Personally, I think this is the worst mistake one can make. In a recent igaming conference in Malta I heard that “esports and sports betting” are more similar than what many professionals think. I disagree with that, for me it’s like oil and water.
Audiences are different; personal traits, tech-savviness, the needs and the market are different, so the offers and products should be different as well.
What works and what doesn’t in igaming affiliates when it comes to esports?
We know that there’s a lot of activity out there driven by affiliate managers who try to go into esports betting without really knowing the industry or how to apply their knowledge.
I usually hear three main problems related to these initiatives:
1. Lack of knowledge about the esports and pro gaming industries.
2. Ignoring or underestimating the importance of data and analysis.
3. Launching products that are not adapted for esports enthusiasts.
Everything has to start with good research and data analysis, before moving a second step and starting to build products. Ultimately, you can’t just go out there and enter the esports betting market by doing what the book says.
Again, affiliates are familiar with this process of launching products in new markets or new verticals. You have to study your audience, understand their needs and user behaviour and build a hypothesis about how they will behave when exposed to your content and offers.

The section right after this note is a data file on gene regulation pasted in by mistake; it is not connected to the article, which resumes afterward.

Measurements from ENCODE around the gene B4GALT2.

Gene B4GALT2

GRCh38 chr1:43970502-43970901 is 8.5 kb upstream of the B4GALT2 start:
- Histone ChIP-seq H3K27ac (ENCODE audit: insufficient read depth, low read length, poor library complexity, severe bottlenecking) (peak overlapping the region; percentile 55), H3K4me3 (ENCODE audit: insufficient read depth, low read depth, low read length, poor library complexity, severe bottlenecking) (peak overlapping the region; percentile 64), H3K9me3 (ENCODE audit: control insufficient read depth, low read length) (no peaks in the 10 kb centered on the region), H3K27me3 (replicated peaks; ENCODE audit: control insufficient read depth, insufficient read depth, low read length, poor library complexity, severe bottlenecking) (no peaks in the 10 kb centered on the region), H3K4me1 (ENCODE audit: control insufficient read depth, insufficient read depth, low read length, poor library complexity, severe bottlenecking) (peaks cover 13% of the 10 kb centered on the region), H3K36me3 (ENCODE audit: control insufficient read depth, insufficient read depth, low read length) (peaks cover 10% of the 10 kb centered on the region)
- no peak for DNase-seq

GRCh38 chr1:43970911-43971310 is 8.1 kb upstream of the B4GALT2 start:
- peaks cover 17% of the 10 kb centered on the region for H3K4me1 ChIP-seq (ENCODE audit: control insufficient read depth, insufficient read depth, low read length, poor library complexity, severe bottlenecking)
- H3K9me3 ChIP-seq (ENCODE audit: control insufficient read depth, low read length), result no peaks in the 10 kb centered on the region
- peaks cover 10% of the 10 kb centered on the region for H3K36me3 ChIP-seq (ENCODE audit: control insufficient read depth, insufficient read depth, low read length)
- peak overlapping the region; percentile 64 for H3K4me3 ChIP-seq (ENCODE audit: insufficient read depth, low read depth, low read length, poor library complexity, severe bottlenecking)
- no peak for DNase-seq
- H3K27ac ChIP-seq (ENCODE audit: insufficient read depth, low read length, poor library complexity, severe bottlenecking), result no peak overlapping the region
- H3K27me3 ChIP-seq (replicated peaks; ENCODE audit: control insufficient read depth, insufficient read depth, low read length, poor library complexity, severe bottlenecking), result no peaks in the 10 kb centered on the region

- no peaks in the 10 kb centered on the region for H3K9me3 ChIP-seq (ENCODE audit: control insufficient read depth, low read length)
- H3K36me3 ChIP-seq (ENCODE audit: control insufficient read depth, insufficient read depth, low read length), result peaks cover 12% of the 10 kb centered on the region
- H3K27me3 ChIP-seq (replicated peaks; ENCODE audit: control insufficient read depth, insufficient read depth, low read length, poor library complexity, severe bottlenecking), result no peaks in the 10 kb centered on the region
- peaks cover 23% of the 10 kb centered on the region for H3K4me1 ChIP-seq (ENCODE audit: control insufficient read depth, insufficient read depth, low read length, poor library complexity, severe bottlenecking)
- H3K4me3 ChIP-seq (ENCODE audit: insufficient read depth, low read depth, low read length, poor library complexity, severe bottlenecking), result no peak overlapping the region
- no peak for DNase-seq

Replicating exactly what other brands are doing is a big no-go. You need to find what fits your audience without mimicking the results of others. If this means starting with a blank page then it’s even better – you won’t get biased by preconceived ideas or inaccurate data that others might have on their end.
You don’t know what really works in esports betting; you need to do it yourself and try, test and fail (if necessary) several times before hitting the market with a working and effective product.
Many igaming affiliates are just repeating what they see their competitors doing, with little or no innovation, using exactly the same structure and styling. They’re not thinking about building their own voice, their own brand and their own USPs.
It’s like doing a very expensive and poorly done copy of something that already exists on the market, like ripping content off the web, promoting a lack of research and boasting no proper data analysis. The results are easily predictable.
One can argue that, hey, it’s easier to do this way – and the real problem is there. It doesn’t have to be easy. We’re creating something in a sector – and a world – that is constantly changing, and not necessarily what is already out there, it’s the best solution that has to be written in stone.
It’s exactly like knowing nothing about PPC or SEO, but trying to copy and paste what works in another vertical – or for other brands – and expecting the same results. It doesn’t work like this – it has never worked, and it never will.
My view is that key stakeholders within the esports industry should work on truly agile environments, incentivising innovation and tech disruption. Focusing on deep user and game understanding and tailoring products not just based on the easy and cheap solutions.
Every business should strive to be creative and innovative, and particularly in our sector, this is critical for success.”